Basic information
30 May 2017 at 12:00
Cnference room ZRC SAZU, Novi trg 2 (1st Floor), Ljubljana.

Organizer
Institute of Culture and Memory Studies
Description

In the aftermath of Yugoslav wars, listening to “Yugoslav popular music” has often been seen as choice charged with political meaning, as a symptom of Yugonostalgia and as a statement against the nationalistic discourses of the post-Yugoslav states. Furthermore, in the era of new technologies and the internet, numerous complex sorts of remembrance of Yugoslavia have appeared, thus producing many cyber (post)Yugoslav cultural spaces. Analysing the virtual audience, I will here point out how Yugonostalgia can function as an integral part of the (music) market. Even though there are many divergent kinds of nostalgia, as well as different approaches to it, one specific sort of this phenomenon is related to the usage of Yugoslav symbols or even the actual word “Yugoslavia”, sometimes solely for the commercial reasons, i.e. to draw attention to certain (musical) products. I will address a question: has Yugoslavia become a trendy word? Pointing to recent music production, specifically the songs entitled Yugoslavia, I will elaborate on the issue of commercialization of Yugoslavia and Yugonostalgia, showing how in the complex post-Yugoslav space a new tendency in the musical market appeared – a tendency of using the culture of remembrance of Yugoslavia in order to make the songs appropriate for the post-Yugoslav market.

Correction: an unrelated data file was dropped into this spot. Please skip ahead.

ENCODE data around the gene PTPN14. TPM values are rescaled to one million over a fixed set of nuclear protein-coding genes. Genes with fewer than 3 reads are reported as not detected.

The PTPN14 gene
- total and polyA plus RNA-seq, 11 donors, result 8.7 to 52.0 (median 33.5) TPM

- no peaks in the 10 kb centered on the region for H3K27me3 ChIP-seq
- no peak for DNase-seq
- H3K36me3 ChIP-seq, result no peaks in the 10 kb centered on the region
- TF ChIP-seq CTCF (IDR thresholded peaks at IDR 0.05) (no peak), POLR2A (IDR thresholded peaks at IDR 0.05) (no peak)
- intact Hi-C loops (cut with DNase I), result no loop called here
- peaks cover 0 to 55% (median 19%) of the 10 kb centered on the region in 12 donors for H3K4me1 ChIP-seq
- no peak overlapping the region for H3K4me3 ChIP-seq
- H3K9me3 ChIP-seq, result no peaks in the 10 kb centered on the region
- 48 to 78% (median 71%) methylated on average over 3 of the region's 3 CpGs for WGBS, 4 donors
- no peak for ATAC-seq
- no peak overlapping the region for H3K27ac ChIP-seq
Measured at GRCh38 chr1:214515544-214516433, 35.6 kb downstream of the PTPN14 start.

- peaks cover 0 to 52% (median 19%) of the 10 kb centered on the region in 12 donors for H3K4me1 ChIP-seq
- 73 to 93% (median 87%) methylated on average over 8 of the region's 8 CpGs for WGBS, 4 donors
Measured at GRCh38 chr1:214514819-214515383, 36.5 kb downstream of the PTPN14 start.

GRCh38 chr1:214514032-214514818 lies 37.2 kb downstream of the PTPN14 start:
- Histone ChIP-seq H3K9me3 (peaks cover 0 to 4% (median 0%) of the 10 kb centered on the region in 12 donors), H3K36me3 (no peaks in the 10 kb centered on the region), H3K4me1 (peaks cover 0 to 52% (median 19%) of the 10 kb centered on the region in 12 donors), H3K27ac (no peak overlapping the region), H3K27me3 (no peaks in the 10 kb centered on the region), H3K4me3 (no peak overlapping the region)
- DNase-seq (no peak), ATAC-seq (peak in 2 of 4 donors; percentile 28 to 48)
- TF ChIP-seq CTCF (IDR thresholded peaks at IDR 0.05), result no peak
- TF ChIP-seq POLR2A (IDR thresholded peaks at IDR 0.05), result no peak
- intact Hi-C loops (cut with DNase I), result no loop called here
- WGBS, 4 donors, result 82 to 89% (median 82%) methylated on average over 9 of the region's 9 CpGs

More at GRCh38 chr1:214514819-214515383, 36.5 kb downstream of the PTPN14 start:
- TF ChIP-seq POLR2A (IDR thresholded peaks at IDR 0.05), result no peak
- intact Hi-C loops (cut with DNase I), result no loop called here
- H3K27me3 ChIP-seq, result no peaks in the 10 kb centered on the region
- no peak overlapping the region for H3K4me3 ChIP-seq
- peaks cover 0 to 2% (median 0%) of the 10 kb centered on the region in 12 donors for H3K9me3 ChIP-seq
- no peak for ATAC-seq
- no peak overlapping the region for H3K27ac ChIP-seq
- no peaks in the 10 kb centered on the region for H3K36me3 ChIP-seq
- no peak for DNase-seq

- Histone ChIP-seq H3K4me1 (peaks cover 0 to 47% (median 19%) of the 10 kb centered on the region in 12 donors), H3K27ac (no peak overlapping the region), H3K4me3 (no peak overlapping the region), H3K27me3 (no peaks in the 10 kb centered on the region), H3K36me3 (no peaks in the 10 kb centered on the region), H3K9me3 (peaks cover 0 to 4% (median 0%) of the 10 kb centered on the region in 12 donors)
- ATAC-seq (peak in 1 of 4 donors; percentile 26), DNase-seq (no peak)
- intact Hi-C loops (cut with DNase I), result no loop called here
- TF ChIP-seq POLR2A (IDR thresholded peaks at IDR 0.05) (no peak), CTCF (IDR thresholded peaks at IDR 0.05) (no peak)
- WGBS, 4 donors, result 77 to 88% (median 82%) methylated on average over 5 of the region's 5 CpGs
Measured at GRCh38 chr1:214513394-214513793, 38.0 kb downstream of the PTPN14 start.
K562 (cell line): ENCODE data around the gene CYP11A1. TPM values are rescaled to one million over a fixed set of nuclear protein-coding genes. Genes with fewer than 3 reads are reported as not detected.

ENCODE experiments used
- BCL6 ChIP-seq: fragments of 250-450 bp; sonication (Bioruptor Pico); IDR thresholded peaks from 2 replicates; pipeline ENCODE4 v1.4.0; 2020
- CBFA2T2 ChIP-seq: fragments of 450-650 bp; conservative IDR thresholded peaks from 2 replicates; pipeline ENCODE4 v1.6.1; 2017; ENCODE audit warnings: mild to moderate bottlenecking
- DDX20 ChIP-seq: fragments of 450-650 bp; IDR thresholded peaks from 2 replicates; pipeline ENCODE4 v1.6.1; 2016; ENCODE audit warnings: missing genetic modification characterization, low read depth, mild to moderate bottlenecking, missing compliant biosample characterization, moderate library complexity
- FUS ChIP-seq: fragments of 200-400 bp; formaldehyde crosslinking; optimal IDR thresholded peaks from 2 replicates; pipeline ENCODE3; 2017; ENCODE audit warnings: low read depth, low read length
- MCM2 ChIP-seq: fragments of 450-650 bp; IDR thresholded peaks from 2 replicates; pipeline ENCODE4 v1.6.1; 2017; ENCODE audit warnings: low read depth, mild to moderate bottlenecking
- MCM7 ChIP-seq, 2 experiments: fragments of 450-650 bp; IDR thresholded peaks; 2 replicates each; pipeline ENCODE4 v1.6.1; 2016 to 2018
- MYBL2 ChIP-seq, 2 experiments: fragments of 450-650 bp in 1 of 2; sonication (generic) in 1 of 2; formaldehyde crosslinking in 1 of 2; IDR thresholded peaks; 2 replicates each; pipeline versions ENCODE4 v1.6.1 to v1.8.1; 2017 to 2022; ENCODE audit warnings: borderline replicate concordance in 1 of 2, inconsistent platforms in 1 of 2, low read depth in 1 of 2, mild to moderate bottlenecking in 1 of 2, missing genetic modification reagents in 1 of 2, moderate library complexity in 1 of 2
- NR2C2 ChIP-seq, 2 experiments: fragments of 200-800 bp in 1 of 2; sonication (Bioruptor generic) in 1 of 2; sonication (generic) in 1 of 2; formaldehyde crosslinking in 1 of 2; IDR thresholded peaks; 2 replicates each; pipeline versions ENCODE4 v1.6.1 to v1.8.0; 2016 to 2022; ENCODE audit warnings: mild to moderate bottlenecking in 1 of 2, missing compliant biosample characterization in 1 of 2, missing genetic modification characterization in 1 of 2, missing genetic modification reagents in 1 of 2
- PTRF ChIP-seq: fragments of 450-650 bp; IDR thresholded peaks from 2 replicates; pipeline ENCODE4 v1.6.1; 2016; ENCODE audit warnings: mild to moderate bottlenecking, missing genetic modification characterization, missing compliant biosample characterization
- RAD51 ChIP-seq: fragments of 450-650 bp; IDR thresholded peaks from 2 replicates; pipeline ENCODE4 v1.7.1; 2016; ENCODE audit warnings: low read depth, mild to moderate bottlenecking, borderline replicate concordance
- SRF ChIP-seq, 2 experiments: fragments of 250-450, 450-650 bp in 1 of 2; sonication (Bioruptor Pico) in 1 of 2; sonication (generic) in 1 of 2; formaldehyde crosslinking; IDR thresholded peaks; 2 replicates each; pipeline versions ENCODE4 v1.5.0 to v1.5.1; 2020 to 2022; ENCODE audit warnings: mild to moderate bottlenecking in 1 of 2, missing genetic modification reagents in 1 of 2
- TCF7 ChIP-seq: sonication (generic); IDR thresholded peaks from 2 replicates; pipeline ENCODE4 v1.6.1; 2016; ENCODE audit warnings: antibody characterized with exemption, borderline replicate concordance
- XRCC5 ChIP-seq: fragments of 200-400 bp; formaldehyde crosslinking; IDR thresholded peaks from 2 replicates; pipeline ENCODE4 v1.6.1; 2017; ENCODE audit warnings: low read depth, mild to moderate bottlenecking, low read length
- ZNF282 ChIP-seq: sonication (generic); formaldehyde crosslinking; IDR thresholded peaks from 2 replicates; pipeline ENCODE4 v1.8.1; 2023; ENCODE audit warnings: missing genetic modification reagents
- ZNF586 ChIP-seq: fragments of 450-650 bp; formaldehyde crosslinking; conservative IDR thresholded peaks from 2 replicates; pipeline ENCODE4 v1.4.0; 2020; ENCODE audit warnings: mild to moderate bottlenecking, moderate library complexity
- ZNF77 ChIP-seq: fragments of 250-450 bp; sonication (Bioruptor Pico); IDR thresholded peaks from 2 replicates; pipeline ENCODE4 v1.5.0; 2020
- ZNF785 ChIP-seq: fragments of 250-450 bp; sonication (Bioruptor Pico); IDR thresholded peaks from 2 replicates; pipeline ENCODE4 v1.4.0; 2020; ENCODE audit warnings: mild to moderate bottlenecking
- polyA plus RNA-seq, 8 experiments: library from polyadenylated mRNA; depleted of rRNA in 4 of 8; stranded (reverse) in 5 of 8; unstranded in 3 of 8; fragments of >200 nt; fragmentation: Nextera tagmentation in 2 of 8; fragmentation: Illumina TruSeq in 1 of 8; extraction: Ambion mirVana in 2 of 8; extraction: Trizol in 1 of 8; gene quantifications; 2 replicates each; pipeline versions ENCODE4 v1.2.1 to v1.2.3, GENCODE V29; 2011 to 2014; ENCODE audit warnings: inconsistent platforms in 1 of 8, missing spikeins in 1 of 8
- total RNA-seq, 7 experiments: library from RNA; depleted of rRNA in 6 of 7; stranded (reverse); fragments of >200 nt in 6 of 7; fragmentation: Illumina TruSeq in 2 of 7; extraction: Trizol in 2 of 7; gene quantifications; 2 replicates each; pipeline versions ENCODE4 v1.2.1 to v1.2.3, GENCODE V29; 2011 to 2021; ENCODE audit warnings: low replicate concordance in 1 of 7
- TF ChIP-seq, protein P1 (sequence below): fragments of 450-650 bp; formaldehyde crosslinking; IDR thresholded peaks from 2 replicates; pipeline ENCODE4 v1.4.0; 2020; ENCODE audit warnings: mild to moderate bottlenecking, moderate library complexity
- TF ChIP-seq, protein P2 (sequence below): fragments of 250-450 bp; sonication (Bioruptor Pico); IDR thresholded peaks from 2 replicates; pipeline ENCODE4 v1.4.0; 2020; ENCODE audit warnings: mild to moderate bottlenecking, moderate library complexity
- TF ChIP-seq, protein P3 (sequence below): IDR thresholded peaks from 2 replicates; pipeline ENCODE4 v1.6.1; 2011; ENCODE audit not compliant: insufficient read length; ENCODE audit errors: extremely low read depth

Ana Petrov (1982) has finished musicology at the Faculty of Music, University of Arts in Belgrade, and master’s and PhD studies in sociology at the Sociology Department at the Faculty of Philosophy, University of Belgrade. Since 2015 she has worked as an assistant professor at the Faculty of media and communications, Belgrade. Petrov is the author of a book on Pierre Bourdieu (Orion art and FMK, Beograd, 2015) and Bruno Latour (Orion art and FMK, Beograd, 2015), on scientific imperialism in Max Weber’s discourse on music (Rethinking rationalisation, Hollitzer Verlag, Wien, 2016), and a book dealing with the reception of Yugoslav popular music after the dissolution of Yugoslavia (Yugoslav music without Yugoslavia, FMK, Belgrade, 2016). Currently, she is dealing with Yugoslav and post-Yugoslav cultural space, with the focus on the politics of memory and nostalgia and Yugoslav popular music.